Swedish Parliament's Recognition of the "Genocide Resolution" and its Impact on the Turkish Community in Sweden
Title: Swedish Parliament's Recognition of the "Genocide Resolution" and its Impact on the Turkish Community in Sweden
Author: BASER, Bahar
Citation: Diaspora Studies, 2010, 3, 2, 187-206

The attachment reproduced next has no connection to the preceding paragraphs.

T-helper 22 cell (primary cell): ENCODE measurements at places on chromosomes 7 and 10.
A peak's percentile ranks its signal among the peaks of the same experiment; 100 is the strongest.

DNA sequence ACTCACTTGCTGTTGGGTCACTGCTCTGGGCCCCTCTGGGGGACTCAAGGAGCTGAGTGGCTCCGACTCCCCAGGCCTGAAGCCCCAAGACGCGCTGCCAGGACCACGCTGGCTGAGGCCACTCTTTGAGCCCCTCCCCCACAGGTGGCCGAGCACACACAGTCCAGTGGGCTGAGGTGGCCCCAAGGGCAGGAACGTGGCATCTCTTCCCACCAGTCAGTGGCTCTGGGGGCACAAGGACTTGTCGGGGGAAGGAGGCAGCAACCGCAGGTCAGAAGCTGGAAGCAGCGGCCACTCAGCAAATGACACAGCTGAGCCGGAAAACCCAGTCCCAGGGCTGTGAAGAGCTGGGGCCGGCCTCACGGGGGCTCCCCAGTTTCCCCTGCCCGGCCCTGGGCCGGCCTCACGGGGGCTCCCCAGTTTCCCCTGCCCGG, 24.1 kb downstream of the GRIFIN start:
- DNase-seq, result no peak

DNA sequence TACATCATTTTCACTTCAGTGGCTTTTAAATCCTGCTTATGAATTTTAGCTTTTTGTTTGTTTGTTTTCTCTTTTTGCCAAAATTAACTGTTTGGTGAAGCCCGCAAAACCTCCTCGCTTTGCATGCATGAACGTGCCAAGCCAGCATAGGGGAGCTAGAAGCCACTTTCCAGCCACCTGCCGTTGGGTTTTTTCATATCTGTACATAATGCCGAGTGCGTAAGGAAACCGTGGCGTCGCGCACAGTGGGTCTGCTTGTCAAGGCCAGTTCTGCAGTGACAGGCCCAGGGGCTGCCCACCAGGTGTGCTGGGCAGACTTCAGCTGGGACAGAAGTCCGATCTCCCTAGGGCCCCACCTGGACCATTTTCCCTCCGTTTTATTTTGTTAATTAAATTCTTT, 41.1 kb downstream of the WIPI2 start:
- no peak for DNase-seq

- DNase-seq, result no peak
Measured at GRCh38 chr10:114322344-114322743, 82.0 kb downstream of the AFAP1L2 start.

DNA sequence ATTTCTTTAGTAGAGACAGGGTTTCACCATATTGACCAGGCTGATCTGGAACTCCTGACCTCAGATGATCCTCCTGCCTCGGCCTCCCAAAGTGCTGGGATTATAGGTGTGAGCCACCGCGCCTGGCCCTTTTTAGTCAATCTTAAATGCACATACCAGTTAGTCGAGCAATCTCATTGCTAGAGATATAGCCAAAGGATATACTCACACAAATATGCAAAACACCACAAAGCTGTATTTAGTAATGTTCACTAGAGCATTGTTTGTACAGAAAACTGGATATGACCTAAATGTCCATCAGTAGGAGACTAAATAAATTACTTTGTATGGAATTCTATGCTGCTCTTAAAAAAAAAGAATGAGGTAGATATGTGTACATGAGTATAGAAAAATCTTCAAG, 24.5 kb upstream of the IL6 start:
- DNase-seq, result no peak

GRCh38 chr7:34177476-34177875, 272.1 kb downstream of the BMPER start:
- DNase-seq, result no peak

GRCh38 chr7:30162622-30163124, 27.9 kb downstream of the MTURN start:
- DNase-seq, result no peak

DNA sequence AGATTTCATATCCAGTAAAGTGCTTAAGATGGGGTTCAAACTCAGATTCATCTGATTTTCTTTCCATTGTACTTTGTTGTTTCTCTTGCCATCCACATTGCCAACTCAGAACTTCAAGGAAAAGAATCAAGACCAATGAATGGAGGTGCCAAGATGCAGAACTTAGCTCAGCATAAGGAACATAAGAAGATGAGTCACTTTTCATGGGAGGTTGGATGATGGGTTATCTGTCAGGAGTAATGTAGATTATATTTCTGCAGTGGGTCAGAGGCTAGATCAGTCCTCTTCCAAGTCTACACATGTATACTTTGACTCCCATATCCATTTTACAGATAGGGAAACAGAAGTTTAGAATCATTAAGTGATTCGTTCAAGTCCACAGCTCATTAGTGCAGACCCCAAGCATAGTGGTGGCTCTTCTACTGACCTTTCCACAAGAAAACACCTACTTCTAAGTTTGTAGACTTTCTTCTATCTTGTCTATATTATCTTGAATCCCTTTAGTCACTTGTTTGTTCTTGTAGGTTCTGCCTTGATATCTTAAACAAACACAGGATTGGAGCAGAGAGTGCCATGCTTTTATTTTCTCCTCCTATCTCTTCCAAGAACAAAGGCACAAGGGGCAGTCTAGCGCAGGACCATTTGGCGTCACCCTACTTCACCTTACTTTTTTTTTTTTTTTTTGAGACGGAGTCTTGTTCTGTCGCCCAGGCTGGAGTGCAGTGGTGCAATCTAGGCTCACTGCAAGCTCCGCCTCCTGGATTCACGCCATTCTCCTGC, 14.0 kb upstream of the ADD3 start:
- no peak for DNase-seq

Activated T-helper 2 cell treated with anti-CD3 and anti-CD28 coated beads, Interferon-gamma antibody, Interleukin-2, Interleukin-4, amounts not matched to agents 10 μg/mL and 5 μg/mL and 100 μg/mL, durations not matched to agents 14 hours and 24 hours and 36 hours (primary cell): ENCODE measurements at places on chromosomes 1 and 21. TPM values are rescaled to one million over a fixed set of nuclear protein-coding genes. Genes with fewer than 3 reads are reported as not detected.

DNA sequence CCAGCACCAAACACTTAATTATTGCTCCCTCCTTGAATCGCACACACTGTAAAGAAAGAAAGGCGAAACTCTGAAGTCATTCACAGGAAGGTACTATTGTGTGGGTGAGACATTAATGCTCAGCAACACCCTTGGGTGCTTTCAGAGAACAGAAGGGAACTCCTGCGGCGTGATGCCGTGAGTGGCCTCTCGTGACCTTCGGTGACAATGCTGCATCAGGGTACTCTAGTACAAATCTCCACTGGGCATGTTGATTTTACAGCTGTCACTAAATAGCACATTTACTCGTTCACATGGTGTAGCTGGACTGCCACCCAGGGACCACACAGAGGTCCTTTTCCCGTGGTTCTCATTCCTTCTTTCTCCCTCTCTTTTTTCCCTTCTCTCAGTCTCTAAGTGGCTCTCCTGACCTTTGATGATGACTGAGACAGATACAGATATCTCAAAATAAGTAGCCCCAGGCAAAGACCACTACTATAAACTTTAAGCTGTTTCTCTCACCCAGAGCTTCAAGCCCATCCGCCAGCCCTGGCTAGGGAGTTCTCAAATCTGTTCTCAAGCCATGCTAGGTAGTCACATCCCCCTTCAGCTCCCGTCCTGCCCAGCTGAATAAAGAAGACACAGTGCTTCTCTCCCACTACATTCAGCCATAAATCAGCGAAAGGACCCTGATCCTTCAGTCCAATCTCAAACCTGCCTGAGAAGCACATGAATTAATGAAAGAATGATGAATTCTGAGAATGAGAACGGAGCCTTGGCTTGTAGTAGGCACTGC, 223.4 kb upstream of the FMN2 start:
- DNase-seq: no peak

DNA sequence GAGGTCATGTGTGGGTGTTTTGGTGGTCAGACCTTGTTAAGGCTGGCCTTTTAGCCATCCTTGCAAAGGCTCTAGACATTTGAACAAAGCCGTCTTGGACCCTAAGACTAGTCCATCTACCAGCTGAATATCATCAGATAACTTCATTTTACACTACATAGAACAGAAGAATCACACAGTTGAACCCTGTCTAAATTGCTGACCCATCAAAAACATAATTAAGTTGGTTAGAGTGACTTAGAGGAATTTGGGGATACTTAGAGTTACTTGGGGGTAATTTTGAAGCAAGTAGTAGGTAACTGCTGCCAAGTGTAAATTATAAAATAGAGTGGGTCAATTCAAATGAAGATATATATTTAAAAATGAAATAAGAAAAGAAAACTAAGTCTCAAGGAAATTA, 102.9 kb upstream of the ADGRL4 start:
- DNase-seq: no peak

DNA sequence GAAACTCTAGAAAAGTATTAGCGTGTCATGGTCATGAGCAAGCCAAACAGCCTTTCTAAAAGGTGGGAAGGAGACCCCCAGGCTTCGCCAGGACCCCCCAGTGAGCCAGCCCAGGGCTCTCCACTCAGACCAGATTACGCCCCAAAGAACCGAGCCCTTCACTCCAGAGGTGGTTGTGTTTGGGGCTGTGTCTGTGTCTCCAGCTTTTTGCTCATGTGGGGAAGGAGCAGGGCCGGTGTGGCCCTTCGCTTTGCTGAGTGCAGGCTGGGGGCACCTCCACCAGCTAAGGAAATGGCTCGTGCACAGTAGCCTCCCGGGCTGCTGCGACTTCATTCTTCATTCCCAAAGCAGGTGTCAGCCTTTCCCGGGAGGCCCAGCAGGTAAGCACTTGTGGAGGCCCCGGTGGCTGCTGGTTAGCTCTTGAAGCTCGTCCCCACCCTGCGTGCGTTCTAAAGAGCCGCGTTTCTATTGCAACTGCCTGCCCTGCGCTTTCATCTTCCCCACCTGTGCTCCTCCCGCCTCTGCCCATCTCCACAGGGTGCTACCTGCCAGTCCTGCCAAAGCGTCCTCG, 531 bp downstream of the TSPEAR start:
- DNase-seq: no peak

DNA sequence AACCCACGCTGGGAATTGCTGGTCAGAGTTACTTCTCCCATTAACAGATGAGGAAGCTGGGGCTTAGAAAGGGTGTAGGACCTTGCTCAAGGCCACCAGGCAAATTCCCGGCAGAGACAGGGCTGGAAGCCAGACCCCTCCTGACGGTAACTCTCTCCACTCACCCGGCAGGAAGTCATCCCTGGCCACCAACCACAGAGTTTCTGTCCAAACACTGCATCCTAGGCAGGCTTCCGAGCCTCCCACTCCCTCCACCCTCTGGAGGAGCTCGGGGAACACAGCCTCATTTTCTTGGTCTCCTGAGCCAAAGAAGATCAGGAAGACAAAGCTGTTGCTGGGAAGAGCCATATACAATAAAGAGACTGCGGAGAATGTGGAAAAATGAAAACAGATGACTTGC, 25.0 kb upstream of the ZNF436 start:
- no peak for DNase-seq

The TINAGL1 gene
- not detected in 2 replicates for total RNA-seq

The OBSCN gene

During recent decades, “diasporas” have become one of the most popular topics for researchers and have steadily gained greater recognition in the academic world. Definitions have a tendency to connect diaspora mobilization with a certain kind of trauma and experience of exile. Many have argued that a diaspora “consciousness” occurs as a result of the traumatic migration from the homeland. However this type of definition tends to ignore the existence of many other migrant groups that act as diasporas or define themselves as such. This paper argues that a “traumatic” experience might also occur in the host country and lead to a “diasporic turn” in a transnational migrant community. In this paper, the aim is to offer a case study which shows the “diasporic turn” which a migrant group may experience as an accelerative factor for diaspora mobilization. Here, Sweden is chosen as the host country and Turkish migrants are the case study. The Swedish parliament recently approved a resolution recognizing the mass killing in 1915 of Armenians in Turkey as genocide. Turkish associations organized various protests; issued journals specifically on this issue; and, recently, formed lobby groups in order to make an impact on the politics of their host country. In this paper, I firstly try to show how a politically-passive immigrant community is gradually in transition towards forming a diasporic identity. Secondly, this case study also helps to illustrate what the implications are for a host country when it becomes involved in the contentious politics of its migrant groups.
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